The Truth About Sous Vide Steak

You've probably heard about the sous vide cooking method, even if you've never tried it for yourself. Once upon a time, this French cooking method, which means "under vacuum," was relegated to professional chefs only, as sous vide cooker manufacturer Anova Culinary points out. But now, thanks to new options that make this technology more accessible, even the most novice home cook can whip up something sous vide-style from the comfort of their own kitchen. All you need is some water, the cooker, and something in which to seal the food you're cooking.

Some of the most popular foods to cook using the sous vide technique are steaks. While many home cooks find that cooking steak is a tricky process — getting the internal temperature, the sear, and the doneness level all correct — sous vide makes it (reportedly) easy. On the surface, it looks like you can simply set your steaks to cook and then forget them, making sous vide basically the slow cooker of steak.

But is a solution like this too good to be true? Here's everything you need to know about sous vide steak.

What you've probably heard about sous vide steaks

Sous vide steaks have received a lot of hype. Fans of the cooking process report a whole bevy of benefits. Sous vide cooking gives you, as Serious Eats says, "unparalleled control over your steak." No longer are you confined to the stovetop or grill. No longer are you at the mercy of the flame and your favorite thermometer. Instead, you can accurately pick the doneness level and temperature of your steak and be assured to hit it every time, achieving an even amount of cooking throughout the entire cut of meat.

However, despite these benefits of cooking your steak sous vide-style, there are also a lot of cons to the process. Sous vide cooking takes a lot of time. The equipment isn't exactly something you likely already have on hand. The cooking experience isn't the same at all.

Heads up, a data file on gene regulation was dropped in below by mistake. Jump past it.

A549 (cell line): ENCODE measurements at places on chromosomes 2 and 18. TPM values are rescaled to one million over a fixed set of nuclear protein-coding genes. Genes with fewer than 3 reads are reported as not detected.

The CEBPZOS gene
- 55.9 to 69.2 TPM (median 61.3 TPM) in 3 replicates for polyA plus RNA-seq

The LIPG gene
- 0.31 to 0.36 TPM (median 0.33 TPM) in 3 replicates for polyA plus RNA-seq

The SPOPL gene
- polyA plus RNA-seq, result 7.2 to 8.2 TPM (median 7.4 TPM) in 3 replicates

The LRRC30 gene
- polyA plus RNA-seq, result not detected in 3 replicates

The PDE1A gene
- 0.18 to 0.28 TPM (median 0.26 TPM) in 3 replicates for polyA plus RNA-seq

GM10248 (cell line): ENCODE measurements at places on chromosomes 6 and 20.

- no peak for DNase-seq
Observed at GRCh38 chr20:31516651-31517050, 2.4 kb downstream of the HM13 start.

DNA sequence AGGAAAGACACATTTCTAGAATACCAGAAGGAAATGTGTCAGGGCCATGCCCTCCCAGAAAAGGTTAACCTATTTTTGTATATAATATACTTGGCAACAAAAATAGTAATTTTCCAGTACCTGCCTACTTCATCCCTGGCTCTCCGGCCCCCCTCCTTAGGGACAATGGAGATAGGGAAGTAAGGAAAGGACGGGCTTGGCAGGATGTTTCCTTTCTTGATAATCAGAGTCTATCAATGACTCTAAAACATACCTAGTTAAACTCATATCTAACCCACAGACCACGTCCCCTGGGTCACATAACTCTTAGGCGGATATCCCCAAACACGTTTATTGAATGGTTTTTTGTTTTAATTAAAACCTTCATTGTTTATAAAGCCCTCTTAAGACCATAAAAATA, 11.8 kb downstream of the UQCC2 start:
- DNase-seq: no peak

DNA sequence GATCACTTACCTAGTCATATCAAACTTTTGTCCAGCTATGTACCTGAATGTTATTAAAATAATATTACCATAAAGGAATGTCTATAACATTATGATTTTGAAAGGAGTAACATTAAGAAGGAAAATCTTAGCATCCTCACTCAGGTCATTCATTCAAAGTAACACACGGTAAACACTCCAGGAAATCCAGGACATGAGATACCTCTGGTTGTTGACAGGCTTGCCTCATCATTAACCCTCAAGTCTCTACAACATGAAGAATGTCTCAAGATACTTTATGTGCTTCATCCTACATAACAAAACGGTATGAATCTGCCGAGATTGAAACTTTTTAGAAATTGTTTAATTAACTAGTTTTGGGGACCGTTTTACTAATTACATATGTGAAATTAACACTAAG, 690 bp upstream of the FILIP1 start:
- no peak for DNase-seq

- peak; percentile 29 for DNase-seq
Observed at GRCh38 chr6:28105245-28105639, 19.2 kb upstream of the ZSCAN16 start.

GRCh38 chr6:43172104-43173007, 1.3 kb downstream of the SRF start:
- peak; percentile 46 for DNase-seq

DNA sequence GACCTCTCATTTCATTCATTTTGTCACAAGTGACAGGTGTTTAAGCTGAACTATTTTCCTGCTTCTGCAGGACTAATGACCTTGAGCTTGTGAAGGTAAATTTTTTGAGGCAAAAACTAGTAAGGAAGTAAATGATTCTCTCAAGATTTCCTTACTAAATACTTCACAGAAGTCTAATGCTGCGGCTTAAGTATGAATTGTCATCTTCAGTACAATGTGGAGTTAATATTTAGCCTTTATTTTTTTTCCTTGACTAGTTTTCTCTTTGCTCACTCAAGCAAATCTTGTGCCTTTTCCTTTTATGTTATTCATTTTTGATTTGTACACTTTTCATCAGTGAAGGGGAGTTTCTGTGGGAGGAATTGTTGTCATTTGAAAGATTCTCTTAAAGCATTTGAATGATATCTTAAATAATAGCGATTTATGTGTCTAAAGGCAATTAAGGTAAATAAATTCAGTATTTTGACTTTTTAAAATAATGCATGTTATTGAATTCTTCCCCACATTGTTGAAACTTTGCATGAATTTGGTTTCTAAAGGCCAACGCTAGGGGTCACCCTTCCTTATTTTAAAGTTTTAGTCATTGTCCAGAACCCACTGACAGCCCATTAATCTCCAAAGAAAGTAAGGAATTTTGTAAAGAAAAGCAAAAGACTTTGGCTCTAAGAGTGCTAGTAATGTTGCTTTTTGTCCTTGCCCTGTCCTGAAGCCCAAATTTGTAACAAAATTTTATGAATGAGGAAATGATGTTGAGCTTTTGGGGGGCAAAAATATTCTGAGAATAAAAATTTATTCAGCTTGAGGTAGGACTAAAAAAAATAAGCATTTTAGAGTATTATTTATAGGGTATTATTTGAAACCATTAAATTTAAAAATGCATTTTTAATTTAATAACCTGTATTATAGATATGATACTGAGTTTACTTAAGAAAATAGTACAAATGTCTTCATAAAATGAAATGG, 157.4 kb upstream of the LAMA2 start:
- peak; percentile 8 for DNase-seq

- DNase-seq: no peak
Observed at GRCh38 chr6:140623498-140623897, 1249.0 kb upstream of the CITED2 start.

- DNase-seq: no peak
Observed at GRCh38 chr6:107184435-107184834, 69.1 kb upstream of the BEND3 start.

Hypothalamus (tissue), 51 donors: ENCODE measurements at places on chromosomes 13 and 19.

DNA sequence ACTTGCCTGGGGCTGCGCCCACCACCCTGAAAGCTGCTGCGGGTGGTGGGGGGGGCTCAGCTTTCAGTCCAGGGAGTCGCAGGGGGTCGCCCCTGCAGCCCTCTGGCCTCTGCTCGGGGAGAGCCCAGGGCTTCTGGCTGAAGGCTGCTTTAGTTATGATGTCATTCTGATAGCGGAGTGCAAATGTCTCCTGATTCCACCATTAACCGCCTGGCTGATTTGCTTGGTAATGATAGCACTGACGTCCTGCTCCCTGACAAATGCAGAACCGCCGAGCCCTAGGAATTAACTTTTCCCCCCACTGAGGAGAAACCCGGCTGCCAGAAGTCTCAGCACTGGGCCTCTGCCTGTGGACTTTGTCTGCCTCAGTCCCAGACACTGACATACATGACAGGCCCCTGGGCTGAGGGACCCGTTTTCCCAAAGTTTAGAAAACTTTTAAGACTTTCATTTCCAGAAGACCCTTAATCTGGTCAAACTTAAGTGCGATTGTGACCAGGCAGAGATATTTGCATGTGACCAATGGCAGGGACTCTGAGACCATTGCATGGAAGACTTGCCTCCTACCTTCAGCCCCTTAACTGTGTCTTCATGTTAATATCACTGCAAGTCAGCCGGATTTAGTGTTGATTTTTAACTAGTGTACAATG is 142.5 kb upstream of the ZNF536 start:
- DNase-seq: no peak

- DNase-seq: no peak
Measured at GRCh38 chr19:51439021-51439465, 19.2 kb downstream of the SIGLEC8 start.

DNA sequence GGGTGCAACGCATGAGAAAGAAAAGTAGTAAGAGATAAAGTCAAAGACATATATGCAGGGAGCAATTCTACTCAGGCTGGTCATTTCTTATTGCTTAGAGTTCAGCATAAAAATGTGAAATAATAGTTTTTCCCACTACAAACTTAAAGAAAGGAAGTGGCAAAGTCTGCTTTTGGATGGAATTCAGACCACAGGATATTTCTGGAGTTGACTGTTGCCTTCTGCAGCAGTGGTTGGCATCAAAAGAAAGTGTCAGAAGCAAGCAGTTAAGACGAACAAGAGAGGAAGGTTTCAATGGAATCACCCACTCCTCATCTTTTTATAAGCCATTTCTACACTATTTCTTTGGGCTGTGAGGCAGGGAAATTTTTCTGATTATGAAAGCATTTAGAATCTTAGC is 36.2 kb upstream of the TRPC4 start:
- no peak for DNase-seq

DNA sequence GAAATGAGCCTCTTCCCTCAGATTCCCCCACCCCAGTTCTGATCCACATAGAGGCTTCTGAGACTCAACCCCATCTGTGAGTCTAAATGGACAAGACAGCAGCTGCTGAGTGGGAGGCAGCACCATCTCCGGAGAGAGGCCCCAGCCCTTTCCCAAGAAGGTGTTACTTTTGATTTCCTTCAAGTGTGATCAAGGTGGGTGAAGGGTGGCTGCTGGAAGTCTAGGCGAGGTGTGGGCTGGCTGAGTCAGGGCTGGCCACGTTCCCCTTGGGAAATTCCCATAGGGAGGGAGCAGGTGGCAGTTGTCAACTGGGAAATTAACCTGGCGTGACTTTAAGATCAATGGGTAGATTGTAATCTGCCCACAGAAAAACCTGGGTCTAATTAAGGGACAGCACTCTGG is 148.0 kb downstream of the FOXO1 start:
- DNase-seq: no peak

So, at the end of the day, you'll need to decide for yourself if the pros outweigh the cons, or vice versa. We're just here to give you the cold, hard facts.

Sous vide gives you an exact level of doneness

It is true that sous vide cooking does indeed give you the exact level of doneness that you want for your steak. While you might struggle with getting the perfect medium interior temperature while not overcooking your steak on the stovetop, that's not a worry with your sous vide immersion circulator. Why? Because the sous vide cooking machine works by heating your water bath to the precise temperature desired and then circulating the water around your steak, heating it and slow-cooking it from every angle without overcooking the exterior (like you might with a grill or cast-iron skillet) (via the Milwaukee Journal Sentinel).

Really, the only way you can ever overcook your steak when using the sous vide method, whether the interior or the exterior, as Digital Trends reports, is if you fail to follow your sous vide machine's or your recipe's instructions. You can also overcook it if you introduce too much "extra" cooking after the sous vide process, such as if you go to sear your steaks on the grill after they're finished and then leave them on the grill too long.

Sous vide steaks can be left in the cooker

One thing that sous vide aficionados love about the process is that you can just leave your sous vide cooker unattended, go about your day, and come back to the cooker when you're ready to eat. In fact, some recipes even recommend you leave your cooker running for up to 48 hours if you're cooking a particularly large piece of meat that you want fall-off-the-bone tender, such as ribs (via Home Kitchen Talk).

When cooking sous vide steaks, you can leave the steaks in your cooking water as long as you want to, without worrying about overcooking. When you're ready to eat, just remove the steaks, sear if desired, and chow down. The immersion circulator keeps the water at exactly the right temperature to keep your steak at the doneness level you want, without overcooking it or even allowing it to go cold.

The only thing you'll want to do if you leave your sous vide steak unattended is follow a few basic safety precautions. This includes keeping the water out of reach of kids and pets, keeping it away from anything flammable, and covering the water so that it doesn't evaporate too much.

Sous vide steaks are more evenly cooked

Sure, a sous vide steak is going to be cooked to your exact preferred level of doneness, but how does that doneness differ from end to end, side to side? Normally, when you cut into a steak, you'll see a color gradient. The steak is darker near the edges and pinker toward the center. That's why, in order to judge the true doneness of a steak, you'll either cut into the middle portion, or you'll stick a thermometer somewhere around the middle.